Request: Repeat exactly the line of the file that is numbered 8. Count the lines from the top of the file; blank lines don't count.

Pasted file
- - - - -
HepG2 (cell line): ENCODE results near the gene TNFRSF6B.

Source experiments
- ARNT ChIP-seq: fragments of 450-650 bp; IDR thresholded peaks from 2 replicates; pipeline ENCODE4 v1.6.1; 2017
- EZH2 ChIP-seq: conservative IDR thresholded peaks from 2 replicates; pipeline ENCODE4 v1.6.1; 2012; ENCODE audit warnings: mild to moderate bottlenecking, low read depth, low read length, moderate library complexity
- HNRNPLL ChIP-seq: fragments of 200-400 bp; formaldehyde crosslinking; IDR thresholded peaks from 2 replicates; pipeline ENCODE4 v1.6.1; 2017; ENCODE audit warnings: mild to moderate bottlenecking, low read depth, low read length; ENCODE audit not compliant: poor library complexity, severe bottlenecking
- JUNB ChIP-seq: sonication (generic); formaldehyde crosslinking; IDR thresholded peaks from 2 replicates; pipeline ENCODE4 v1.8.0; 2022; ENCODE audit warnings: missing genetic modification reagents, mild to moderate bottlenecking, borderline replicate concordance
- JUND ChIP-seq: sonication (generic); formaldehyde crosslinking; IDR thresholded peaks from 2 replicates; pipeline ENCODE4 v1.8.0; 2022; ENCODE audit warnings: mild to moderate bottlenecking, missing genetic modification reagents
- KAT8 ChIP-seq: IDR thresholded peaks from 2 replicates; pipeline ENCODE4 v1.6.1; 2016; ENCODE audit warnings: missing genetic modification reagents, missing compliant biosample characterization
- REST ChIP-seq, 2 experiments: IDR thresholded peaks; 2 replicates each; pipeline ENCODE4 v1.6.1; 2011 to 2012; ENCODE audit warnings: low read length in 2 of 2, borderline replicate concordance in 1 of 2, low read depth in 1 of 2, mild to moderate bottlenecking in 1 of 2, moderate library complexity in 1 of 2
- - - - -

- KAT8 ChIP-seq: IDR thresholded peaks from 2 replicates; pipeline ENCODE4 v1.6.1; 2016; ENCODE audit warnings: missing genetic modification reagents, missing compliant biosample characterization